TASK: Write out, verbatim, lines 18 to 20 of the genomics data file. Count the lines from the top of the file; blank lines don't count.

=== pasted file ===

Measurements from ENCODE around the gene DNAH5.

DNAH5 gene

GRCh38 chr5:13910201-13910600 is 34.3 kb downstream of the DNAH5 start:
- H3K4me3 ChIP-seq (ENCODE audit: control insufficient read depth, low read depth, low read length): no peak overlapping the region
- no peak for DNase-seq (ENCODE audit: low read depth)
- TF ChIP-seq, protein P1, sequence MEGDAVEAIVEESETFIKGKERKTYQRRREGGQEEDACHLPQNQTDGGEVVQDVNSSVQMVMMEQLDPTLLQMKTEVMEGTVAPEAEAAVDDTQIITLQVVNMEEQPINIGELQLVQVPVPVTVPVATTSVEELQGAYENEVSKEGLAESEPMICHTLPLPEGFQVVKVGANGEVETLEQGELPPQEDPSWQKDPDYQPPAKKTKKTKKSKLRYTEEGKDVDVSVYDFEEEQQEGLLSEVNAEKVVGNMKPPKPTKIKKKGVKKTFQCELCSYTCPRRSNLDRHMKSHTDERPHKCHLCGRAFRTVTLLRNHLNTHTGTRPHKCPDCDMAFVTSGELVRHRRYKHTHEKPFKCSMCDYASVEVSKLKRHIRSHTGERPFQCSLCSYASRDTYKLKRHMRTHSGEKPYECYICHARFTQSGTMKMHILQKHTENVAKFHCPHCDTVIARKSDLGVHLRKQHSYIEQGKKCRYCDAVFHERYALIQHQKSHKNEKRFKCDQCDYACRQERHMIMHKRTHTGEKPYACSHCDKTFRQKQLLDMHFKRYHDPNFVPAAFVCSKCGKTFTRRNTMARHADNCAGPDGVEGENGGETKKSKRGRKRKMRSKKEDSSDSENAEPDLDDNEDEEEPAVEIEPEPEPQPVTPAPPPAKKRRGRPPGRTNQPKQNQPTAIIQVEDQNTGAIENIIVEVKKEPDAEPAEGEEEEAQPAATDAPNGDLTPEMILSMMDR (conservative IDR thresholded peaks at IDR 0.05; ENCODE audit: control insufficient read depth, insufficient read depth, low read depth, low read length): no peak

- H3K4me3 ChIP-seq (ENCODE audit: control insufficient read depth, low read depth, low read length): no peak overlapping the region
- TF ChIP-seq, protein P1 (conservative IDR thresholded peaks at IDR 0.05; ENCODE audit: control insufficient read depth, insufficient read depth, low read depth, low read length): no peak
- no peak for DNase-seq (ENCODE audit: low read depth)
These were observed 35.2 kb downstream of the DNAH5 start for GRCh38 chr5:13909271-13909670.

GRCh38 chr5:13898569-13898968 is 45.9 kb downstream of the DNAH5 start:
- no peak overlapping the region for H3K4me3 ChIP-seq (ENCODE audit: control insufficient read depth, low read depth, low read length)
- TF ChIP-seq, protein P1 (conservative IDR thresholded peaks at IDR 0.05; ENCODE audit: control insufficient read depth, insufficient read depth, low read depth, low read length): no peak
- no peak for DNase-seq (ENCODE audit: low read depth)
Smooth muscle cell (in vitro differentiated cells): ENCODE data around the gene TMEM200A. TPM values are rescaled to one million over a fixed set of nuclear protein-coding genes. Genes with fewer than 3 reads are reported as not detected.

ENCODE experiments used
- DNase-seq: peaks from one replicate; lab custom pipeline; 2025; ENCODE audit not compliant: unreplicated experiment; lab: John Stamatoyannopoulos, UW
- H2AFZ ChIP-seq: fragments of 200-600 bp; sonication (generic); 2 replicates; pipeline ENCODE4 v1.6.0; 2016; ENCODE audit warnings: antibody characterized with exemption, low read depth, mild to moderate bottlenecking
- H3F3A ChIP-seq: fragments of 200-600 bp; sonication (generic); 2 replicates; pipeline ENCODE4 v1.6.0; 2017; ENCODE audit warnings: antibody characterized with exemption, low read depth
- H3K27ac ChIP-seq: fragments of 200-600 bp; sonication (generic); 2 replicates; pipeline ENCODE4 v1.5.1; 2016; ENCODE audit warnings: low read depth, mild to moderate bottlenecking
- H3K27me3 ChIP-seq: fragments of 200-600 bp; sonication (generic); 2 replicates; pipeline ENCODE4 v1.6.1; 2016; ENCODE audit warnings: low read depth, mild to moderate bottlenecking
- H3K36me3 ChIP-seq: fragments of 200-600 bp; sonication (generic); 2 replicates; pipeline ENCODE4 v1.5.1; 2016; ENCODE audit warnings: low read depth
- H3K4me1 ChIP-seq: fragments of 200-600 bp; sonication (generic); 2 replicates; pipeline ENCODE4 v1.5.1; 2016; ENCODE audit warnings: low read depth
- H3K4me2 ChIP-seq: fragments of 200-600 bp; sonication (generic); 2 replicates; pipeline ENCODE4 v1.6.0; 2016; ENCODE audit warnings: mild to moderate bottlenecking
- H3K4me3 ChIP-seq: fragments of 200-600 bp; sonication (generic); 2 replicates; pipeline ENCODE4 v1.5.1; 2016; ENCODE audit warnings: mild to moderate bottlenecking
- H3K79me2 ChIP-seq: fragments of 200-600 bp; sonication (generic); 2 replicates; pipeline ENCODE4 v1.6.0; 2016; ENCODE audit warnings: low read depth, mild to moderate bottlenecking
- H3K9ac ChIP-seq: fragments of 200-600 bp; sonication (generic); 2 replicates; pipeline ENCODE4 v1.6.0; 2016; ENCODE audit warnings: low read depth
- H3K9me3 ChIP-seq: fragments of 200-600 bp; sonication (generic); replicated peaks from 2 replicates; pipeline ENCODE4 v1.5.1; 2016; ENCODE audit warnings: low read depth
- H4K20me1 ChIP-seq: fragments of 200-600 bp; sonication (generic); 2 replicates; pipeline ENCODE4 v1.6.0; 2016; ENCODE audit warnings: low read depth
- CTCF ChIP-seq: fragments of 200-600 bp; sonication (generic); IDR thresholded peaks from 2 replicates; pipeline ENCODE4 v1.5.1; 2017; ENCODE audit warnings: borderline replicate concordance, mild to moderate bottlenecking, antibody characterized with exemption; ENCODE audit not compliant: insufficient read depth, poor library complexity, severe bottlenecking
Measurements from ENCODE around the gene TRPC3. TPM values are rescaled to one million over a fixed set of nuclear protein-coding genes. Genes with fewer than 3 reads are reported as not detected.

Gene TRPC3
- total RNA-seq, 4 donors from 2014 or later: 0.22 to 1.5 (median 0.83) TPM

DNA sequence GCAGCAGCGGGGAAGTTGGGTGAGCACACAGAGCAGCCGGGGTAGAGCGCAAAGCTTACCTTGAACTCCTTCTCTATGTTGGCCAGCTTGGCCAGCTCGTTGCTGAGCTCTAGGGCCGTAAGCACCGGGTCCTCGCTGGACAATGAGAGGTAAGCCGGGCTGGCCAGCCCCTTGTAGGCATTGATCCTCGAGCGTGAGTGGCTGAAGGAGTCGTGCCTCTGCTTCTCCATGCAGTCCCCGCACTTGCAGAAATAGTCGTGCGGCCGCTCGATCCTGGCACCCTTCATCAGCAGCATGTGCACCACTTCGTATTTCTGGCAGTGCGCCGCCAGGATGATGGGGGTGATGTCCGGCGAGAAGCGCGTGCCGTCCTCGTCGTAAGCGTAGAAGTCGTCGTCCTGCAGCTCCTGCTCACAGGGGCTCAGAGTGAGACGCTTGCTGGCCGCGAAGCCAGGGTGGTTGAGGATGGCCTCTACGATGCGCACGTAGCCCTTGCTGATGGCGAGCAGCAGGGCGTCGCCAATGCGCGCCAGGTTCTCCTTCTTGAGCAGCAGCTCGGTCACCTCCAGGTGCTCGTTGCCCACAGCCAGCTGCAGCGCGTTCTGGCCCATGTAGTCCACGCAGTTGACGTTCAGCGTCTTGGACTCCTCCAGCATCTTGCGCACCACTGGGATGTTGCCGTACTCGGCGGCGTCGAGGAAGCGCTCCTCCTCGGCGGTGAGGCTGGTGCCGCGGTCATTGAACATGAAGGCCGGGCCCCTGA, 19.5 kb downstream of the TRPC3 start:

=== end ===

- H2AFZ ChIP-seq: fragments of 200-600 bp; sonication (generic); 2 replicates; pipeline ENCODE4 v1.6.0; 2016; ENCODE audit warnings: antibody characterized with exemption, low read depth, mild to moderate bottlenecking
- H3F3A ChIP-seq: fragments of 200-600 bp; sonication (generic); 2 replicates; pipeline ENCODE4 v1.6.0; 2017; ENCODE audit warnings: antibody characterized with exemption, low read depth
- H3K27ac ChIP-seq: fragments of 200-600 bp; sonication (generic); 2 replicates; pipeline ENCODE4 v1.5.1; 2016; ENCODE audit warnings: low read depth, mild to moderate bottlenecking